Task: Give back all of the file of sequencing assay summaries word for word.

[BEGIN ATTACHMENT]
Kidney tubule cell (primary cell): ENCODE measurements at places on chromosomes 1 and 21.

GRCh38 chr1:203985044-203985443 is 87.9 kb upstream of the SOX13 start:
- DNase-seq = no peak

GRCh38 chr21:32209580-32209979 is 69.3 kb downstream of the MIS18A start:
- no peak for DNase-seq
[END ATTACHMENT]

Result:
Kidney tubule cell (primary cell): ENCODE measurements at places on chromosomes 1 and 21.

GRCh38 chr1:203985044-203985443 is 87.9 kb upstream of the SOX13 start:
- DNase-seq = no peak

GRCh38 chr21:32209580-32209979 is 69.3 kb downstream of the MIS18A start:
- no peak for DNase-seq